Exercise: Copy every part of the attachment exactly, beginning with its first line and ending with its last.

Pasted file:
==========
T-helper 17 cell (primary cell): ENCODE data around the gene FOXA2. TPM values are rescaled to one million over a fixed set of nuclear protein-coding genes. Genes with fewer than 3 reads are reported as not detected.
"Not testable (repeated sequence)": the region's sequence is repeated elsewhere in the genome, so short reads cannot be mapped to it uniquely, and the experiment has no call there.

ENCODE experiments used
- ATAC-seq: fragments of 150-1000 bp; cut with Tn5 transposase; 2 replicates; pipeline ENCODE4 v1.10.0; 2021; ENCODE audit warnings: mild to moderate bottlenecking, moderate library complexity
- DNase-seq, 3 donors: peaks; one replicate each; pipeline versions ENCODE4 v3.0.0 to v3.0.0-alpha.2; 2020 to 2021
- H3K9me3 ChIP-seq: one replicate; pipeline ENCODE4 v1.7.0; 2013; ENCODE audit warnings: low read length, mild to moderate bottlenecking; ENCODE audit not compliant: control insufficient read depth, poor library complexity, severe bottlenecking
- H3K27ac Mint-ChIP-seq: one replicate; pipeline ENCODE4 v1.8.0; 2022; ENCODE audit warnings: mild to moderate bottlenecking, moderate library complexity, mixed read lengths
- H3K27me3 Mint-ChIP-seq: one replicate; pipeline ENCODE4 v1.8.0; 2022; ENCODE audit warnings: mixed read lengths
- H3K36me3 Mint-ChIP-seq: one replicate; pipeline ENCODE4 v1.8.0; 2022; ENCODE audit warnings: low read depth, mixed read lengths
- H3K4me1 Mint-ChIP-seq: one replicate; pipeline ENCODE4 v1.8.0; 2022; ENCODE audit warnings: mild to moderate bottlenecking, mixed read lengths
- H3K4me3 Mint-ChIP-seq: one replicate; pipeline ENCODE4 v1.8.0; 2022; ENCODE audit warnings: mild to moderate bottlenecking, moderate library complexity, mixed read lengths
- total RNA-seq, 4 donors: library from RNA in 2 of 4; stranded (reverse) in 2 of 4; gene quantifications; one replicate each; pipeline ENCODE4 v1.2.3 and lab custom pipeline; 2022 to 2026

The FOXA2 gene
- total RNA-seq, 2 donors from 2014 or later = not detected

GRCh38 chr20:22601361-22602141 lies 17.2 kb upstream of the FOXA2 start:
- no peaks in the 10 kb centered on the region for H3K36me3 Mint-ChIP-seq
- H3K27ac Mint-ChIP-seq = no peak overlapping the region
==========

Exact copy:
T-helper 17 cell (primary cell): ENCODE data around the gene FOXA2. TPM values are rescaled to one million over a fixed set of nuclear protein-coding genes. Genes with fewer than 3 reads are reported as not detected.
"Not testable (repeated sequence)": the region's sequence is repeated elsewhere in the genome, so short reads cannot be mapped to it uniquely, and the experiment has no call there.

ENCODE experiments used
- ATAC-seq: fragments of 150-1000 bp; cut with Tn5 transposase; 2 replicates; pipeline ENCODE4 v1.10.0; 2021; ENCODE audit warnings: mild to moderate bottlenecking, moderate library complexity
- DNase-seq, 3 donors: peaks; one replicate each; pipeline versions ENCODE4 v3.0.0 to v3.0.0-alpha.2; 2020 to 2021
- H3K9me3 ChIP-seq: one replicate; pipeline ENCODE4 v1.7.0; 2013; ENCODE audit warnings: low read length, mild to moderate bottlenecking; ENCODE audit not compliant: control insufficient read depth, poor library complexity, severe bottlenecking
- H3K27ac Mint-ChIP-seq: one replicate; pipeline ENCODE4 v1.8.0; 2022; ENCODE audit warnings: mild to moderate bottlenecking, moderate library complexity, mixed read lengths
- H3K27me3 Mint-ChIP-seq: one replicate; pipeline ENCODE4 v1.8.0; 2022; ENCODE audit warnings: mixed read lengths
- H3K36me3 Mint-ChIP-seq: one replicate; pipeline ENCODE4 v1.8.0; 2022; ENCODE audit warnings: low read depth, mixed read lengths
- H3K4me1 Mint-ChIP-seq: one replicate; pipeline ENCODE4 v1.8.0; 2022; ENCODE audit warnings: mild to moderate bottlenecking, mixed read lengths
- H3K4me3 Mint-ChIP-seq: one replicate; pipeline ENCODE4 v1.8.0; 2022; ENCODE audit warnings: mild to moderate bottlenecking, moderate library complexity, mixed read lengths
- total RNA-seq, 4 donors: library from RNA in 2 of 4; stranded (reverse) in 2 of 4; gene quantifications; one replicate each; pipeline ENCODE4 v1.2.3 and lab custom pipeline; 2022 to 2026

The FOXA2 gene
- total RNA-seq, 2 donors from 2014 or later = not detected

GRCh38 chr20:22601361-22602141 lies 17.2 kb upstream of the FOXA2 start:
- no peaks in the 10 kb centered on the region for H3K36me3 Mint-ChIP-seq
- H3K27ac Mint-ChIP-seq = no peak overlapping the region